Africa is bored to pirates
An international conference with the participation of chiefs of staff of the West African Navy and representatives of the world's largest shipping companies, which took place last week in the economic capital of Nigeria, the city of Lagos was dedicated to ensuring the safety of maritime navigation in the waters of the Gulf of Guinea. The forum discussed the possibility of opposition to the growing threat to maritime trade and economic development of the region and the continent in whole from criminal elements, primarily pirates.
The Gulf of Guinea in recent years has become one of the most dangerous areas of the world for navigation. Black filibusters act boldly and with perfect impunity. More often than not, they board tankers, pump oil over to their vessels, and then sell it at the black market which gives them a quick and high return. No one guards the merchant ships in the Gulf. As a rule, the pirates attack in the territorial waters of one country and hide near the coast of another country. According to the International Maritime Bureau, in 2012, in the waters of the Gulf of Guinea 58 ships were attacked. Almost half of pirate attacks fall on the inland waters of Nigeria.
Attacks on ships were also recorded off the coast of neighboring countries - Cameroon, Benin, Cote d'Ivoire. Favorable conditions for the attacks of pirates are the absence of peace in the region and the high cost of oil in the world market. Meanwhile, from coastal countries to North America and Europe every day more than 3 million barrels of oil are supplied.
As noted at the conference by the Chief of Naval Staff of the Nigerian Navy, Vice Admiral Dele Ezeoba, "the pirates have become a real threat to Africa's maritime trade and economic progress. Robbery of oil and manufactured products directly affects not only the coastal but also the inland states." Over the past 10 years because of stealing the oil by sea bandits, the countries in the region have lost $100 billion. This type of crime is accompanied by hostage taking, damage to the means of oil delivery to consumers and its stealing, and the abuse of environment. The military believe that criminal groups exploit the fact that the regional countries "have failed so far to establish effective cooperation at the tactical and operational levels."
The meeting in Lagos aimed to elaborate concrete steps in ensuring the safety of maritime navigation in the Gulf of Guinea, the general strategy of which was determined as early as June in the capital of Cameroon at the summit of the Economic Community Of West African States, the Economic Community of Central African States and the Commission of the Gulf of Guinea with the participation of 25 heads of state. It was stated at the summit that African countries can no longer allow their natural resources to be plundered with impunity, and that ?the time has come to take tough moves against sea pirates.?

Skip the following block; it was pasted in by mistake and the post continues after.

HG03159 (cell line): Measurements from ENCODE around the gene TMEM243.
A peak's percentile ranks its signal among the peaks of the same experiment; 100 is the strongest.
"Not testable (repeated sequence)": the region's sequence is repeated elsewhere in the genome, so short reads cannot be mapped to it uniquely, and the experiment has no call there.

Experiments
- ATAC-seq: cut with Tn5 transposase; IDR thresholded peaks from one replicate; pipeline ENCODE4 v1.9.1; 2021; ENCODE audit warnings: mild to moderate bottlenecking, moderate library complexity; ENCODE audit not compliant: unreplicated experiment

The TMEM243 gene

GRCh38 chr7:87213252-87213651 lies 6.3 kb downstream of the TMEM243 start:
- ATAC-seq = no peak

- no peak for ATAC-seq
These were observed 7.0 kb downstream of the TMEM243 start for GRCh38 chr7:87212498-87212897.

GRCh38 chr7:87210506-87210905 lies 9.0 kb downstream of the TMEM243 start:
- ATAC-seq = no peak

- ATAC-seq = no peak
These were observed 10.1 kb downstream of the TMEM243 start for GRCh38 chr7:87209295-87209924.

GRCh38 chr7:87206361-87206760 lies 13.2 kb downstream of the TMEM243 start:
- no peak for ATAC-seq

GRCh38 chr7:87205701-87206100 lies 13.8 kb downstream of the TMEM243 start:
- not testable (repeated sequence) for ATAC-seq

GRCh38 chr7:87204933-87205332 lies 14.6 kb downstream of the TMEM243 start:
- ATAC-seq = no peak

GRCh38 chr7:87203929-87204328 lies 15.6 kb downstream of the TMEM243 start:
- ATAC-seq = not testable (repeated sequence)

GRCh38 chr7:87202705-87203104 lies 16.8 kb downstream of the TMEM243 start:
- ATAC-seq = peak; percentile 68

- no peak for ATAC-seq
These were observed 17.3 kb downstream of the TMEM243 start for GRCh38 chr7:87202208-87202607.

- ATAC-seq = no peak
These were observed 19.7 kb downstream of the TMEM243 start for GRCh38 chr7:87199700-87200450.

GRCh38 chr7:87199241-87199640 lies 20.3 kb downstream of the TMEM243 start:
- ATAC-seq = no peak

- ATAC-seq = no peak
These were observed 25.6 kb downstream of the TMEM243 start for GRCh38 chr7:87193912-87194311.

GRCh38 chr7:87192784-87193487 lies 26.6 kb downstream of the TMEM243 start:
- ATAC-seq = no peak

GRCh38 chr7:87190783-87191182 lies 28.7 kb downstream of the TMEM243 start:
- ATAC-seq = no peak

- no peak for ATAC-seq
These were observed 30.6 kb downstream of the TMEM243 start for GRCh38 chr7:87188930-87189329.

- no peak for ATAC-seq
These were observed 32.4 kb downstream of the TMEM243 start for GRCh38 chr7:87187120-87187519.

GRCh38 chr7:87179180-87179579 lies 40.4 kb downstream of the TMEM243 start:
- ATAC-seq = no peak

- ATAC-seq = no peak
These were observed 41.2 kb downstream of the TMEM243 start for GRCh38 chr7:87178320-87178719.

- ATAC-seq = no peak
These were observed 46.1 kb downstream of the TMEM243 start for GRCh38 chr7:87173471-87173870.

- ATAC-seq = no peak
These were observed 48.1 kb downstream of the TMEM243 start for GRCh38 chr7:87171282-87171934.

The outcome of the forum in Lagos was the decision to lay stress on the coordination of operational activities of naval forces in the regional countries to combat piracy, to form a sort of rapid deployment force. This tactic has been used off the coast of East Africa. The presence of international naval forces there, including the Russian warships, led to a significant reduction in cases of robbery and piracy. If in 2011, there were recorded 129 pirate attacks on merchant ships there, then in 2012 their number dropped off to 19. However, despite some success in combating pirate attacks, the threat to navigation off the coast of Somalia remains high.
The African countries' urge to toughen measures against piracy in the Gulf of Guinea was supported by the European Union too. Chairman of the European Union Military Committee Working Group, Vice-Admiral Jurgen Ehle said that by the end of the year, the EU will have prepared its strategy of security measures in the Gulf of Guinea. "This would be unfair not to recognize that we are all equally interested in the effective protection of energy sources," he said.
Summing up the conference, Nigeria?s Petroleum Minister, Diezani Alison-Madueke assessed the situation in the Gulf of Guinea with an increasing number of attacks on ships and kidnapping, as "unacceptable". Over the first six months alone during this year, 55 attacks on tankers have been recorded. This adversely affects the regional countries' income from oil and gas, and in general the world economy. The Minister stressed that counterpiracy and illegal smuggling of oil will take a long time and multilateral joint actions of all the regional states and their trade partners.
In 15 countries whose coasts are washed by the waters of the Gulf of Guinea, in 2012, more than 5.4 million barrels of oil per day were produced, and the main flow of exports goes to the European Union and the U.S. 47% and 34% of deliveries are the share of Nigeria and Angola, the largest oil producer in Africa.